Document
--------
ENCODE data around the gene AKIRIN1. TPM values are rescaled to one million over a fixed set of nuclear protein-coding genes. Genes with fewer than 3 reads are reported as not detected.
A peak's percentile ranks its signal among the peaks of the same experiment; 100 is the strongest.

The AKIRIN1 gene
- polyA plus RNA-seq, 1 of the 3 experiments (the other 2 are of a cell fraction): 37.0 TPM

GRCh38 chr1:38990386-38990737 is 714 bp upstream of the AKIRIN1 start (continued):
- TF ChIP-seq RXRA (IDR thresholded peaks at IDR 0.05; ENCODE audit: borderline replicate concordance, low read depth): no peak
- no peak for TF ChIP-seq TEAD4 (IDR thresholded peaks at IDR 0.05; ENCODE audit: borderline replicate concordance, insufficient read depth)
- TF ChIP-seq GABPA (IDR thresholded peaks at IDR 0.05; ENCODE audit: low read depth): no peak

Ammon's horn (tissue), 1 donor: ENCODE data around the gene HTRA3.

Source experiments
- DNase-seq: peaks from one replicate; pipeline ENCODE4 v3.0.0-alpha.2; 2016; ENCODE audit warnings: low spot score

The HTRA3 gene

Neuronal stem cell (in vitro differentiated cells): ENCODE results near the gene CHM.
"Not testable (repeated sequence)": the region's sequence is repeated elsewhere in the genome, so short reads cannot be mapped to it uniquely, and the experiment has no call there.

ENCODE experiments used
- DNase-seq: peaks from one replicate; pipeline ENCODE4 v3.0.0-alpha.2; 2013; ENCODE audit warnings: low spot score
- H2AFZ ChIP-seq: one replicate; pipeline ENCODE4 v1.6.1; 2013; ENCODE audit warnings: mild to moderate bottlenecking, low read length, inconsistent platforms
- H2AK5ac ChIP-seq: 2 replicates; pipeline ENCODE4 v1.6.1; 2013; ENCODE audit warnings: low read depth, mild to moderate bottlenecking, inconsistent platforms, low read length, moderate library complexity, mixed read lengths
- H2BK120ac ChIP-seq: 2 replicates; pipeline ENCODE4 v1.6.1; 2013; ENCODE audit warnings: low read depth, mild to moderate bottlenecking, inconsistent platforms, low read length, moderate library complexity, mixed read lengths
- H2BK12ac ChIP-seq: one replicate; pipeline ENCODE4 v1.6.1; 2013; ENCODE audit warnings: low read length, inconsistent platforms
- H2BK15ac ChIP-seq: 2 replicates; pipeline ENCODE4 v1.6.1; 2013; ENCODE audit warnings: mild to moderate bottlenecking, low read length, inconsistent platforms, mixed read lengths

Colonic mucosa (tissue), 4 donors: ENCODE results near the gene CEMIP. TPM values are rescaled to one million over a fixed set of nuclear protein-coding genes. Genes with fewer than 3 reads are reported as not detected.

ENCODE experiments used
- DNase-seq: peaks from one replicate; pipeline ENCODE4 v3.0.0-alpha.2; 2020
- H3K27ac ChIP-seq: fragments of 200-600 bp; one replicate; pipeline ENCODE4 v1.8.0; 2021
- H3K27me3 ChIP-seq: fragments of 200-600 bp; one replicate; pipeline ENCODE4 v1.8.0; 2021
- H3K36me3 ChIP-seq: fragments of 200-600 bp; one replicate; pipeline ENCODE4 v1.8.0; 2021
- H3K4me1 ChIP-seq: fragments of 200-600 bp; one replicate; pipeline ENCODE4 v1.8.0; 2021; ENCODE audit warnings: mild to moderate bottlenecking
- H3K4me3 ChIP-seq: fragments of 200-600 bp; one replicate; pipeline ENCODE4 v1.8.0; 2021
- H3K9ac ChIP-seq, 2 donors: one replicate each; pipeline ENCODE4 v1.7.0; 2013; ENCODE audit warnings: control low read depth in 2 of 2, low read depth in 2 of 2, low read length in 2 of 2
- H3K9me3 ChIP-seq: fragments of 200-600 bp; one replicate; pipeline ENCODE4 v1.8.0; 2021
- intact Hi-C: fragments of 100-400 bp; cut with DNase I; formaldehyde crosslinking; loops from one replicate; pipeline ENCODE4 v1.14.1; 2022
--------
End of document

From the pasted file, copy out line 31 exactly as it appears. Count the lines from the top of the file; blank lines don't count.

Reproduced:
- H3K9me3 ChIP-seq: fragments of 200-600 bp; one replicate; pipeline ENCODE4 v1.8.0; 2021